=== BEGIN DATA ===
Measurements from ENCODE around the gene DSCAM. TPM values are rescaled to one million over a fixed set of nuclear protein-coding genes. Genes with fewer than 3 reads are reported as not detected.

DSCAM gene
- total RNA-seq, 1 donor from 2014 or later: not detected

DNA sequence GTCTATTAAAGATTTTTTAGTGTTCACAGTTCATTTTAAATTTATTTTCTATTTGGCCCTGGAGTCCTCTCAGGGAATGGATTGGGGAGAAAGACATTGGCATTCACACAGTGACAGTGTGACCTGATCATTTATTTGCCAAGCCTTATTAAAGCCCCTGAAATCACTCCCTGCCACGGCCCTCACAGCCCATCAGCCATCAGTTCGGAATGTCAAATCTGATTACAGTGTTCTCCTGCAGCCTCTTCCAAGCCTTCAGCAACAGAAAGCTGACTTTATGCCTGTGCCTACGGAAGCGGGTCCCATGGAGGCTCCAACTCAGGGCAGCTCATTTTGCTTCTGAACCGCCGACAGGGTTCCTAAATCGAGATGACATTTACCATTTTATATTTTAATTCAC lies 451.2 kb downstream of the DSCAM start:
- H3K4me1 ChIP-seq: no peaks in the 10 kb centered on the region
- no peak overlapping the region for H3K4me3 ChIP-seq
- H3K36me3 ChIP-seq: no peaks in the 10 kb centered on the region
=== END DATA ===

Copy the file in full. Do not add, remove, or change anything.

Measurements from ENCODE around the gene DSCAM. TPM values are rescaled to one million over a fixed set of nuclear protein-coding genes. Genes with fewer than 3 reads are reported as not detected.

DSCAM gene
- total RNA-seq, 1 donor from 2014 or later: not detected

DNA sequence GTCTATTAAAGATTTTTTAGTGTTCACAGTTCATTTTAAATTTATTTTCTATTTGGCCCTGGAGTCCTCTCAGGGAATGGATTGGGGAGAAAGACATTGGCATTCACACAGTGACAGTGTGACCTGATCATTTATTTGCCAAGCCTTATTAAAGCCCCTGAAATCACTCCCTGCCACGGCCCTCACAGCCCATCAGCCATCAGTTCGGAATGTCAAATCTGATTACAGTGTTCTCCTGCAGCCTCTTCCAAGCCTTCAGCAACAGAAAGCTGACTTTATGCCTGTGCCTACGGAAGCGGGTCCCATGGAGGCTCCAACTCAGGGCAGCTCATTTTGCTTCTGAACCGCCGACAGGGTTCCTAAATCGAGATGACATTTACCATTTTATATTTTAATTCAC lies 451.2 kb downstream of the DSCAM start:
- H3K4me1 ChIP-seq: no peaks in the 10 kb centered on the region
- no peak overlapping the region for H3K4me3 ChIP-seq
- H3K36me3 ChIP-seq: no peaks in the 10 kb centered on the region